Abstract 11066: Acute Efficacy of Systemic to Pulmonary Arterial Collateral Embolization
Background The significance and optimal treatment of systemic to pulmonary arterial collateral (SPC) vessels in single ventricle patients are poorly understood. The acute efficacy of SPC embolization has not been demonstrated in a quantifiable fashion. We sought to assess the acute efficacy of SPC embolization on blood flow as measured by phase contrast magnetic resonance imaging (PC-MRI), and hypothesized that embolization acutely decreases SPC flow and increases systemic blood flow (QS).
Methods Six superior cavopulmonary connection patients underwent SPC flow quantification by PC-MRI including measurement of superior and inferior caval, total pulmonary artery, total pulmonary vein, ascending and descending aortic flows (QSVC, QIVC, QPA, QPV, QAo, QDAo respectively), both immediately before and after cardiac catheterization with coil and particle embolization of angiographically evident SPC vessels. All studies were performed under a single anesthetic.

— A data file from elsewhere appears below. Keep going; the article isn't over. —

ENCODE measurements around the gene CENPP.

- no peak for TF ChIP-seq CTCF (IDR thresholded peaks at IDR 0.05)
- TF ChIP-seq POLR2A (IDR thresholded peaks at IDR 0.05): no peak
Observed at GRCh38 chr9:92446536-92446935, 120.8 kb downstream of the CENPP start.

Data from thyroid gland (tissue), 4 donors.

Results After embolization we found a significant decrease in SPC flow of 0.9 (range 0.6-1.3) l/min/m2 (p<0.001); a mean reduction of 46 (range 32 - 60) percent. There was a significant decrease in the mean QP:QS from 1.2 before to 0.7 after embolization (p=0.006), and an increase in QS from an average of 3.3 to 4.3 l/min/m2 (p=0.018), and QSVC from an average of 1.7 to 2.1 l/min/m2 (p=0.05).
Conclusion For the first time we report the acute efficacy of SPC embolization, demonstrating a significant decrease in SPC burden and QP:QS and increase in QSVC and QS. Further studies are needed to assess the procedure’s durability and the effect on Fontan and longer-term outcomes.
- © 2012 by American Heart Association, Inc.